Of course, it could be down to my own declining powers and, if so, I will keep my counsel in future.
        Sorry for the long post. John.

  21. I found this tough and three clues in particular held me up. LOI was SUBTITLE and prior to that STREAMER. The third was a doubtful PRESSURE which I now see is wrong.
    Should have paused to parse properly. As it was it took me 29 minutes.
    I knew MAST and was happy with everything else.
    Hurley beat me today.

  22. A struggle today; NHO MATTER as discharge, nor MAST as fruit for animal feed (I too tried to make MASH work), nor PALLET as bed (the word did occur to me but not only as the sturdy, flat wood structure used to move and ship products), otherwise green (eventually). Thanks to Merlin for the instructive blog, and to the good commentators above who help to justify the three (to me) obscurities.

    1. As the boy said when his pimple was squeezed dry “I Guess It Doesn’t Matter Any More”.

      I’ll see myself out…..

  23. 13:01

    Not straightforward today, though my mind was on work for some of the time. After a mid-puzzle struggle, I managed a run of three or four answers which broke the deadlock, leaving just the NW corner where I had only BANANA in place – had pencilled in STEERAGE at 11a but didn’t think that was right. MATTER and CARRIAGE eventually gave up SALUTARY (as there wasn’t much place else that the UT could go) and then another minute on the relatively simple LOI JUST.

    Went with the definition for MAST, though on reflection, I have heard of it as animal foodstuff probably from one of these crosswords, at some point in the last five or six years…

    Thanks Hurley and Merlin

  24. Many of the same comments as above for my slow finish in 40:41. However I’m taking @Templar’s advice from yesterday and not beating myself up too much. Thanks Hurley and Merlin.

  25. Given the comments above, I am very reieved to have successfully negotiated my way through this puzzle from Hurley in just 25 minutes. No interminable hold-ups, but some definitions were either unknown (Discharge = MATTER, Fraud = HYPE) or buried deep in the far reaches of my brain (e.g. fruit as animal feed = MAST).

    I had NHO MESSMATE, but the anagram was obvious and quite easy to work out, so it was my FOI. My LOsI were STREAMER and TRUE, both of which required alphabet trawls. Having to resort to an alphabet trawl always makes me feel I have failed, somehow. It’s a consequence of not having the ability to crack the code, or the required vocabulary or GK.

    Many thanks to Hurley and Merlin.

    1. Feel the same way about resorting to alphabet trawl. Leaves one feeling no better than the infinite number of monkeys (who could finish the QC in a less than an infinite number of attempts)

      1. Hello Mr Plates,
        Have you come across Hilbert’s Hotel paradox? If not, you may find it interesting to look it up.
        P.S. I will be visiting my parents again in Christchurch tomorrow. They live just behind the Captain’sClub hotel by the quay/River Stour. Fortunately, it does not have an infinite number of rooms.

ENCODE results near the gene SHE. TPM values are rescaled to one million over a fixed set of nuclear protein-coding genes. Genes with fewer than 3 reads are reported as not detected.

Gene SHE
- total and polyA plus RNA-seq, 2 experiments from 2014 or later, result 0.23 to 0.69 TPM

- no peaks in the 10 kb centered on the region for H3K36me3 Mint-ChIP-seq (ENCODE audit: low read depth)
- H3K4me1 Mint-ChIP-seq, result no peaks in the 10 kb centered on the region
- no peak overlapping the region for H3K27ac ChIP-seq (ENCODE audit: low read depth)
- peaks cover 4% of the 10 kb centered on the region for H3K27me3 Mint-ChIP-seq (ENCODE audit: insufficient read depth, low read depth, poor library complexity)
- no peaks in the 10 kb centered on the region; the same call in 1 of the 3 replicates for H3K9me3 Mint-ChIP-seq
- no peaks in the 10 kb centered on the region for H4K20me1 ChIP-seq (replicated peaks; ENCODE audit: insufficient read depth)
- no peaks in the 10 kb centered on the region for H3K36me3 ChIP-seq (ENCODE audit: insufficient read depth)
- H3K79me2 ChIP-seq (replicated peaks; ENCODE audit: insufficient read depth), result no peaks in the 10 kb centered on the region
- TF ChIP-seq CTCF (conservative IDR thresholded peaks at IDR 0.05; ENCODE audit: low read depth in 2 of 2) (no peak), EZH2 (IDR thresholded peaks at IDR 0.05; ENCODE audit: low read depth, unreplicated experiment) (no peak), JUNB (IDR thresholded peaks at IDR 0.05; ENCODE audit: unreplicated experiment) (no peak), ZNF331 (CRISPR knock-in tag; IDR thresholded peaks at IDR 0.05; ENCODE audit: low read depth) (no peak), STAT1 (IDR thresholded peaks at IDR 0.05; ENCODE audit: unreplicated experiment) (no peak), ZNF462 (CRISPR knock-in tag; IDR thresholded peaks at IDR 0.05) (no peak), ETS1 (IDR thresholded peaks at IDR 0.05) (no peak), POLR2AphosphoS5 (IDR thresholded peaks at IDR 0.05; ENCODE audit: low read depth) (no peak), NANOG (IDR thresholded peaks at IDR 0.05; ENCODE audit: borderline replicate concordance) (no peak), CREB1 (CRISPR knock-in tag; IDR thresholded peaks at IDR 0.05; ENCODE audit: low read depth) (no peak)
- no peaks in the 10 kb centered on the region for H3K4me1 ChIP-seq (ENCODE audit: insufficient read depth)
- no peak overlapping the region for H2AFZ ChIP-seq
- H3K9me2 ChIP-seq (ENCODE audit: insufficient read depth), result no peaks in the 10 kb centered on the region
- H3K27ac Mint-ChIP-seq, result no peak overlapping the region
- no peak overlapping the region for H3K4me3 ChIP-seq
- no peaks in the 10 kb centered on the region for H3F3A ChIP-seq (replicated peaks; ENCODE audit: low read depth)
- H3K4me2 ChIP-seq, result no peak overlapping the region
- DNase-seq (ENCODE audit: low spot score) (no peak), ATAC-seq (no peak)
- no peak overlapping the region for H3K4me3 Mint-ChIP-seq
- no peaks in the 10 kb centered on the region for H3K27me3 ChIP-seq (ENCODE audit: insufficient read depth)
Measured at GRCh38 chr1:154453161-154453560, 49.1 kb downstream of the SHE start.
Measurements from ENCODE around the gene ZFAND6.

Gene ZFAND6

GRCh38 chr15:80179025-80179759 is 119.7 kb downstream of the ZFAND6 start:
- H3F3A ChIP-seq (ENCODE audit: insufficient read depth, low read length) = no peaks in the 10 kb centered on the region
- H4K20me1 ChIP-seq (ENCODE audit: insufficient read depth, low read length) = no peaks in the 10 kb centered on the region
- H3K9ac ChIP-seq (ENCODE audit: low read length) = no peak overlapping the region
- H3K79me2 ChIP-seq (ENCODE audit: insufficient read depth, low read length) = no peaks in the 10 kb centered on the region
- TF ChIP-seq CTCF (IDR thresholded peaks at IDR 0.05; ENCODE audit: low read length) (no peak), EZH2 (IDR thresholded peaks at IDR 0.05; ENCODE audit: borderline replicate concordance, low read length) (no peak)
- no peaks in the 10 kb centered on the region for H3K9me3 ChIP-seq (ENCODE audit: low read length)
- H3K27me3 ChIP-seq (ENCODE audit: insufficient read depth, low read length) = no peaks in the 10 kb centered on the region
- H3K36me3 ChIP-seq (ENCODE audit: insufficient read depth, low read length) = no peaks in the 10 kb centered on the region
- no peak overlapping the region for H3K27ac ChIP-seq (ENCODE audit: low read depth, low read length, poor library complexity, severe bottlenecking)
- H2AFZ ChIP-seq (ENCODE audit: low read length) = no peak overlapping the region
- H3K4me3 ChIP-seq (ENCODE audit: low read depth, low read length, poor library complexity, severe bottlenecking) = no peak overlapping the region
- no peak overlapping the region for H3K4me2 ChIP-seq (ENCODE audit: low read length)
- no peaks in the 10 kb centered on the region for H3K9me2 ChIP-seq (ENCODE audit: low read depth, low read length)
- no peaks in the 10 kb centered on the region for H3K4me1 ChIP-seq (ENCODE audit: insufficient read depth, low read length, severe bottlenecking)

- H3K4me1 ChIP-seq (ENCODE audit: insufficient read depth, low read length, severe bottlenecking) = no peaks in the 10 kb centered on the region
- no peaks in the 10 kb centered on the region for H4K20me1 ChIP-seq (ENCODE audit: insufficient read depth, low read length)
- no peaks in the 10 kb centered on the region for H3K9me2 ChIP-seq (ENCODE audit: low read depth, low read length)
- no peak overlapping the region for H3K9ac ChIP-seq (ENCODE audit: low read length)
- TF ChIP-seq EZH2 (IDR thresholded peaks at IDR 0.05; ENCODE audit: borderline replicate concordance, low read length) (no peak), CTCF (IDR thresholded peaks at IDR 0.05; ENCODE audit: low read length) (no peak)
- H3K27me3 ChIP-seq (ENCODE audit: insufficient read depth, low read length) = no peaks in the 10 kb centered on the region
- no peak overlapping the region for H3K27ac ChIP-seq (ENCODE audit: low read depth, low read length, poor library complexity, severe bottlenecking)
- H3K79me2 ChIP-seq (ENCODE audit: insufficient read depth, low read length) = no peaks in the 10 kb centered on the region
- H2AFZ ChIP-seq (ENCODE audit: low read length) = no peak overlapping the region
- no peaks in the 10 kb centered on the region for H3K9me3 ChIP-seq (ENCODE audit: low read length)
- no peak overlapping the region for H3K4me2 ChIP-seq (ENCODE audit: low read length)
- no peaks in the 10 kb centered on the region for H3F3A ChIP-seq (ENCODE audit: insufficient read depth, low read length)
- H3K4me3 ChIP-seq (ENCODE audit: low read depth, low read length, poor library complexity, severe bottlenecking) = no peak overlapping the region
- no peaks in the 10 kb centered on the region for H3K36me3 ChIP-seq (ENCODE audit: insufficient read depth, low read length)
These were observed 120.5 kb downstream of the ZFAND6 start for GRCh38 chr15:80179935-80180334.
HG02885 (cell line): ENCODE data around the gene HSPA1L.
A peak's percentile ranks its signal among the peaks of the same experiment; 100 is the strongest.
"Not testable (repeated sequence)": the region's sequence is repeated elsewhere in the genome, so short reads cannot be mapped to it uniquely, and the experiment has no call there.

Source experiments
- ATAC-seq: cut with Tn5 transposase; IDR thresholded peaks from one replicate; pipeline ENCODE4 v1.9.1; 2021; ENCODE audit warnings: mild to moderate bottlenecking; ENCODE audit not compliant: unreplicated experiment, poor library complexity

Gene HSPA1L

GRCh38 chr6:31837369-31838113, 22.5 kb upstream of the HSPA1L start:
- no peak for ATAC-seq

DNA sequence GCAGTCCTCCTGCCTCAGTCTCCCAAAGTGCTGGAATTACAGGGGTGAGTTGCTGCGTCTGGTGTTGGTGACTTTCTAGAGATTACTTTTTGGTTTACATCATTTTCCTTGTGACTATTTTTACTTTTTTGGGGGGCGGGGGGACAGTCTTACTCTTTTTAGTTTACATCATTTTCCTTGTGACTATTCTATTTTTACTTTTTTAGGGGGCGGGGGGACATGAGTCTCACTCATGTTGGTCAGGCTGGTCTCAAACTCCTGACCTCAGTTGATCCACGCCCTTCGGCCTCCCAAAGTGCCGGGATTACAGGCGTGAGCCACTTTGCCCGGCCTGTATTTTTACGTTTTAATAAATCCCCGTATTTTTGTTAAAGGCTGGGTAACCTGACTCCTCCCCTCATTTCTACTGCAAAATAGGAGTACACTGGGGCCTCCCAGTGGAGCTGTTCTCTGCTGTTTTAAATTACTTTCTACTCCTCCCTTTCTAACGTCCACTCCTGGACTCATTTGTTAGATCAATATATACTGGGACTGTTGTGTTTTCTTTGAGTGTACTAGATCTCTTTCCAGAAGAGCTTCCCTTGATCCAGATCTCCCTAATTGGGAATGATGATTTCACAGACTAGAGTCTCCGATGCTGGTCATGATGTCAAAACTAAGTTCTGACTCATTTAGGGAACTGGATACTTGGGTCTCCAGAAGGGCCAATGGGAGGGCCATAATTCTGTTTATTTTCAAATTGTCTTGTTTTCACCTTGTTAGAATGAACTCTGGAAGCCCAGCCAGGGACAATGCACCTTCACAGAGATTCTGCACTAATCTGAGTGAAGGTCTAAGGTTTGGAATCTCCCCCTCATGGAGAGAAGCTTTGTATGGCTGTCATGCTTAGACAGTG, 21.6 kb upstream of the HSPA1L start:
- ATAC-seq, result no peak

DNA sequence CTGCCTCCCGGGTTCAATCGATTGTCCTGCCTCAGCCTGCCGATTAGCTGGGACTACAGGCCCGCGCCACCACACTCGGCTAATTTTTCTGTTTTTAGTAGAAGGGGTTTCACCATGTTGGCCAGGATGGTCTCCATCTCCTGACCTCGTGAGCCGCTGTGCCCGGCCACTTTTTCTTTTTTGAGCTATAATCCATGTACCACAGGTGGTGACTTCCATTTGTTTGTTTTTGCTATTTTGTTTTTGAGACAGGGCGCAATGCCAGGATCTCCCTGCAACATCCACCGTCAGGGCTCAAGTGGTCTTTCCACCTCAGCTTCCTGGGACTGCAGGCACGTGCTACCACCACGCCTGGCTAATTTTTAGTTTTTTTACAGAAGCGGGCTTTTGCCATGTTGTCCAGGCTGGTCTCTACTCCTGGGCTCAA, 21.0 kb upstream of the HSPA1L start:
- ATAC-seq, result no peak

1. Hilbert’s Hotel paradox – brain well and truly blown. No wonder my ‘A’ level maths ended in disaster!

          Only last week, I read the Captain’s Club have had their planning request to extend to add an infinite (or maybe it was an extra 35) rooms declined by BCP. I’m sure your parents are relieved.

          Maybe next time you’re down we can meet up for a coffee ☕

          1. Dear LP,
            Good plan re: coffee meet-up. ITTT and I did the same a while back and it was good to put a face to a pseudonym. We have at least two topics of conversation – QCs and AFCB.
            I will reply to one of your posts at some point to make the arrangement.

            1. I shall look forward to it. I believe you mentioned triathlon coaching at one stage, so as an endurance run coach I will be interested to hear your experiences there.

              And of course, there are the trials and tribulations of looking after ageing parents to discuss – or maybe not.

              If all else fails we could go pratmigan spotting! 🤣

    2. Well done Mr R, 25 mins is excellent for this QC, and we all do an alphabet trawl now and then.


  26. Pulled stumps at the 30min mark with the NW corner thinly populated. Regular income might have prompted Salutary, but I had gone down the less travelled rent/lease route for payment. As for Matter/Discharge, I think that clue demonstrates why Izetti, say, is regarded by most as hard but fair, whereas Hurley falls a bit short. Invariant

  27. Yep, tricky. Not helped by trying to do in the office, and getting interrupted a couple of times. I took nearly twice as long as my average time…

    SUBTLE was my LOI after trying and failing to shoehorn the vowels and Y in between B and L. I knew MAST from beechmast – when I was a kid, our next door neighbours had a huge copper beech in their garden which dropped tons of mast over the wall into our garden. Had to dredge it from memory though. I liked STREAMER for its simplicity.


  28. 25 mins…but another dnf, because I also put “Pressure” for 17ac, thinking ‘pres’ was slang for presence or appeal. Ok, a bit tenuous, but it kind of made sense at the time.

    Overall – I thought this was tricky and there were some quite cunning clues. 6dn “Tuna”, 3dn “Mast” and 20dn “True” come to mind.